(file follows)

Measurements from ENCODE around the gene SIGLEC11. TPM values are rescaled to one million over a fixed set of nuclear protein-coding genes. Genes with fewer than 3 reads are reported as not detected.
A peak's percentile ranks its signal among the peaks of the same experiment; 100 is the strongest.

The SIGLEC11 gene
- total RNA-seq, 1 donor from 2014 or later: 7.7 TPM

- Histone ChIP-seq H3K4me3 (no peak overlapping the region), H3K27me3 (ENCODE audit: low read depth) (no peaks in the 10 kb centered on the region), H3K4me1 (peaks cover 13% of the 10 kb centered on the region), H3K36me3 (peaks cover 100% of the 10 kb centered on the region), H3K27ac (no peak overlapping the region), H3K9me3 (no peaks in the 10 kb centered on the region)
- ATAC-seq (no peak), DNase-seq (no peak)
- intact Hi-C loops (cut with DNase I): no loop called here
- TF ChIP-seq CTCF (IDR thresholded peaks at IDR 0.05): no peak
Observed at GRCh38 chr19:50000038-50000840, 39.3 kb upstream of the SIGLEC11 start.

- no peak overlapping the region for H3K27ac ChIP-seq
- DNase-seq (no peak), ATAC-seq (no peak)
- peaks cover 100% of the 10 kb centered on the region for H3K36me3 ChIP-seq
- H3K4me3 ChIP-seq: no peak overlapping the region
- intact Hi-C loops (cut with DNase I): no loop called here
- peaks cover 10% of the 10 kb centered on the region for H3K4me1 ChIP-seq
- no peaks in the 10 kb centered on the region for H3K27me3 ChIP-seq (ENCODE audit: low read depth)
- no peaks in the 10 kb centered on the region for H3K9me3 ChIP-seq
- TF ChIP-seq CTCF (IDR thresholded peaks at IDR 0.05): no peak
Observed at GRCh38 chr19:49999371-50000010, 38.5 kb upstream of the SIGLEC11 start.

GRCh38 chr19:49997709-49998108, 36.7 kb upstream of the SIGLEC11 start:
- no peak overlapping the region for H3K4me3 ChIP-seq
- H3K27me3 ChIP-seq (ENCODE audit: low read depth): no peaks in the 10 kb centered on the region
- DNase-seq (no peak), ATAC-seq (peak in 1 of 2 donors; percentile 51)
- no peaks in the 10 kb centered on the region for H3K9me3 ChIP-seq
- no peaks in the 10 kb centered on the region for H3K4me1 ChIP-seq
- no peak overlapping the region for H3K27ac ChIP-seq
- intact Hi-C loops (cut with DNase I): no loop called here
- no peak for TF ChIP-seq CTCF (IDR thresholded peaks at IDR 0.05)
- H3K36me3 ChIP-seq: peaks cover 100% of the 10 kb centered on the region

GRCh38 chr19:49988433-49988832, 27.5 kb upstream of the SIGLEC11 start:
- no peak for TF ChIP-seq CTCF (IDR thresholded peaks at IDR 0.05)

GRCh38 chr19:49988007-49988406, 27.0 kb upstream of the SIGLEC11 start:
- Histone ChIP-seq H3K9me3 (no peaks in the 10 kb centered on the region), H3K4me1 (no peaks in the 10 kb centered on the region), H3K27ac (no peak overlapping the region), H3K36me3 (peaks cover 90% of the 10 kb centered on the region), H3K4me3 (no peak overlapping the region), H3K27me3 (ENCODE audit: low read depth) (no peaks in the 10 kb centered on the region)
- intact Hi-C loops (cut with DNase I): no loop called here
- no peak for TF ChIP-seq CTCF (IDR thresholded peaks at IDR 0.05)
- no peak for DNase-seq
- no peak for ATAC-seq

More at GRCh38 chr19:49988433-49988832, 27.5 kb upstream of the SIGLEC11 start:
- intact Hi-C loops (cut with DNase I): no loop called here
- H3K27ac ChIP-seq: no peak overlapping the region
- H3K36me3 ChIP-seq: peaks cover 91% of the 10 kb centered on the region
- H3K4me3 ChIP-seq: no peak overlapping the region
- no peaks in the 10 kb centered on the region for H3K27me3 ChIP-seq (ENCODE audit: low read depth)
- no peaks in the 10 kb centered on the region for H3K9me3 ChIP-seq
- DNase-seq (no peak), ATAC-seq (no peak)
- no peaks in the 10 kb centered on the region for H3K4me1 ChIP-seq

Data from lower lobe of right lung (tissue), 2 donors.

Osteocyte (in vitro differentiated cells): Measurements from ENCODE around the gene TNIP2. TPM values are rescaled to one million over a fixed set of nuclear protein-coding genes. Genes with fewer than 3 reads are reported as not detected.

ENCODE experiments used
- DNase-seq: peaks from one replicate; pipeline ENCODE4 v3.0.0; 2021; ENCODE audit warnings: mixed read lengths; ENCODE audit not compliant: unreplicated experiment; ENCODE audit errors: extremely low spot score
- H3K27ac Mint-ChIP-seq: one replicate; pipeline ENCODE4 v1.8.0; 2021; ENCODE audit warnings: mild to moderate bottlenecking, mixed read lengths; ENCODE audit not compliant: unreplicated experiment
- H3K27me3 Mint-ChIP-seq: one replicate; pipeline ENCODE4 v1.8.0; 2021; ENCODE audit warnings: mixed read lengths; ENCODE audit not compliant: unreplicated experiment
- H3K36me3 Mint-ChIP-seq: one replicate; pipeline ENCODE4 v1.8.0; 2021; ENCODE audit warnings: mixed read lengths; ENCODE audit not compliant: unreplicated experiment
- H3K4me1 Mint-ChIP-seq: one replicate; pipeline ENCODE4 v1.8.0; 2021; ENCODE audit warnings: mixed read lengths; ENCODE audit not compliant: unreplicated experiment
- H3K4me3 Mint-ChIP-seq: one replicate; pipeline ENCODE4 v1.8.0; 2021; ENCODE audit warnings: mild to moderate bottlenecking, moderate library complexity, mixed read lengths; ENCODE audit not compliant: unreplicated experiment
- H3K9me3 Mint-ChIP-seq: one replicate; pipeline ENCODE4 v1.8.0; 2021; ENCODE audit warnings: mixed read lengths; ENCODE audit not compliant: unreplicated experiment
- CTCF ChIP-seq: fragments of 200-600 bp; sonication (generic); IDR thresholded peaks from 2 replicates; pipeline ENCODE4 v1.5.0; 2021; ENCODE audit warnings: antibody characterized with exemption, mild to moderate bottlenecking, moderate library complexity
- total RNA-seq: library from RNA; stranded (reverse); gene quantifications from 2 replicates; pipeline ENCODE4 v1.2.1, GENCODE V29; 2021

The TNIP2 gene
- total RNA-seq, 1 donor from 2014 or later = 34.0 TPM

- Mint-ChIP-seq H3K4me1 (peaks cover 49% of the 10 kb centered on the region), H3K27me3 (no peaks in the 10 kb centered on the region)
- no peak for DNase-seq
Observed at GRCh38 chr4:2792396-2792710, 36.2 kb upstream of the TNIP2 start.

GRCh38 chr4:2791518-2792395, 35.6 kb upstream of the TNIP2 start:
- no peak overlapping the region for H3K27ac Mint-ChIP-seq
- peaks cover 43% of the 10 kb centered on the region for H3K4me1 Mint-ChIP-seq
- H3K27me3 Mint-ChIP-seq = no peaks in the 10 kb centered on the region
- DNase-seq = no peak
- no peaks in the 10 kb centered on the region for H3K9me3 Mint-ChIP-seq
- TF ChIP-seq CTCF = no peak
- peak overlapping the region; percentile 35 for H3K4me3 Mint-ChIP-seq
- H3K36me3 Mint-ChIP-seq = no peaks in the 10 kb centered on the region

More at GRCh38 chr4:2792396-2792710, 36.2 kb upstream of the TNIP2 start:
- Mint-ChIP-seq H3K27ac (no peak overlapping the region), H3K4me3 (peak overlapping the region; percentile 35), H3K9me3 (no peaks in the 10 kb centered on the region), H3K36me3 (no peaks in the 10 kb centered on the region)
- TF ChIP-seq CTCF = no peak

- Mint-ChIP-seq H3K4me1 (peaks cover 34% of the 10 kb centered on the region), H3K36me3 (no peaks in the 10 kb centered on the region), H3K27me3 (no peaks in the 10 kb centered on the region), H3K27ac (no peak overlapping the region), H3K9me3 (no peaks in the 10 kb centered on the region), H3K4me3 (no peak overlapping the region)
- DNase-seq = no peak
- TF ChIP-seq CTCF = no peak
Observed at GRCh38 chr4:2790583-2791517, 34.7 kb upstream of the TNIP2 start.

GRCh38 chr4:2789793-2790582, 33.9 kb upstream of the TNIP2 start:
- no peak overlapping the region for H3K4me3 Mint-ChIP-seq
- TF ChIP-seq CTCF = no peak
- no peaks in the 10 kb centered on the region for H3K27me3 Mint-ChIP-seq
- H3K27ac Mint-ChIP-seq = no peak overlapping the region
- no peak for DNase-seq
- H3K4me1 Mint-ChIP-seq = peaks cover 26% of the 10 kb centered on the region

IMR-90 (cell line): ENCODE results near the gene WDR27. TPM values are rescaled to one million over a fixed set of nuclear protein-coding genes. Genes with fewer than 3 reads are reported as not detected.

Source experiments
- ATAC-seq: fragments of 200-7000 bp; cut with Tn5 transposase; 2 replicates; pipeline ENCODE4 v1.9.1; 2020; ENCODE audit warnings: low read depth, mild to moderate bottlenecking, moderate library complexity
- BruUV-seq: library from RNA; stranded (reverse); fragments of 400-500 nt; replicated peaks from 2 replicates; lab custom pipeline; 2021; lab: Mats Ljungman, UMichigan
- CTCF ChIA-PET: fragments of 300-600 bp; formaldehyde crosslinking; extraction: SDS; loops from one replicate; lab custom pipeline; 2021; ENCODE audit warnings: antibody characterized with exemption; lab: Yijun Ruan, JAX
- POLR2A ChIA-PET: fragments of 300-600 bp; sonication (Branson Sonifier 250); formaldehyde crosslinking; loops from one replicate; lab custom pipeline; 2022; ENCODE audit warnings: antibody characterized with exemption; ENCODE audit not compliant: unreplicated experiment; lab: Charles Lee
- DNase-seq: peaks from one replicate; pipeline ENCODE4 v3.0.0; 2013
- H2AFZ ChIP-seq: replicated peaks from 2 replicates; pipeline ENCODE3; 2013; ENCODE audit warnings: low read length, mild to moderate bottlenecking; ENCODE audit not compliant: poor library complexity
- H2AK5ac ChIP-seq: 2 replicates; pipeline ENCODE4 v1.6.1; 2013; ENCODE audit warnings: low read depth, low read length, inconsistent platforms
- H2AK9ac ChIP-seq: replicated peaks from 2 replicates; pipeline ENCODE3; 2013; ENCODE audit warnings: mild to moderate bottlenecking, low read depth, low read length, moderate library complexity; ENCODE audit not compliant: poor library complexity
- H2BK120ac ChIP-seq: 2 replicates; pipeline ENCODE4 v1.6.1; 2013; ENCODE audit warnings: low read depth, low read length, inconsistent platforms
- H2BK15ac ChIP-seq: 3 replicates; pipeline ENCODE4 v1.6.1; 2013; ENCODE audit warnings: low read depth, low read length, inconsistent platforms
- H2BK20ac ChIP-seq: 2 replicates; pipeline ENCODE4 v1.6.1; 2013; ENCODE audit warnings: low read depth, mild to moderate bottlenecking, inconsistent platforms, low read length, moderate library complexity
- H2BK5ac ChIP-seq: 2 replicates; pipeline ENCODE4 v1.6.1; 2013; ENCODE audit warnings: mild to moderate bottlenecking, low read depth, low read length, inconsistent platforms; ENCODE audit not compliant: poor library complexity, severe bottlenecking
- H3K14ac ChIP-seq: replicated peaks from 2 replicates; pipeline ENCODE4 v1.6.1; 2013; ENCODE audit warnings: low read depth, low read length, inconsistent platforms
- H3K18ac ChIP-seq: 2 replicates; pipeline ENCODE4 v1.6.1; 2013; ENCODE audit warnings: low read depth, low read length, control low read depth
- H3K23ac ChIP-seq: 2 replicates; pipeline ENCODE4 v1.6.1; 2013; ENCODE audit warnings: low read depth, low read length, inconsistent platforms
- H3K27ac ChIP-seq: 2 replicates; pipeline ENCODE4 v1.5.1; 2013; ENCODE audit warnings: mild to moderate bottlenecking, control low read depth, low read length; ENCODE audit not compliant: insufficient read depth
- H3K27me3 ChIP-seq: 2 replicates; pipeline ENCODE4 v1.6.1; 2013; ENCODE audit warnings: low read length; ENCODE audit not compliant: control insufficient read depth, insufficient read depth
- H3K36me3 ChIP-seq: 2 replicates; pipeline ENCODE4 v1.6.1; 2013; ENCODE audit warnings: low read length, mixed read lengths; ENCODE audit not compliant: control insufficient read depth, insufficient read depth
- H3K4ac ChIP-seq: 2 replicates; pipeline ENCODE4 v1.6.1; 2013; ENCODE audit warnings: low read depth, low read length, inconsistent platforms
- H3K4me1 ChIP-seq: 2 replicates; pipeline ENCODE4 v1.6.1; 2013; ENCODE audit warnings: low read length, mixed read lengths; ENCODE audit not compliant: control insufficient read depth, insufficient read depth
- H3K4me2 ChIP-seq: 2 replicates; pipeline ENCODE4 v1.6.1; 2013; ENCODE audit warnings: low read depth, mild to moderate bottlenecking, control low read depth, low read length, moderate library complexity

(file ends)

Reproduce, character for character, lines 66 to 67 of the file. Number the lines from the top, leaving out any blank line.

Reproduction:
- peaks cover 43% of the 10 kb centered on the region for H3K4me1 Mint-ChIP-seq
- H3K27me3 Mint-ChIP-seq = no peaks in the 10 kb centered on the region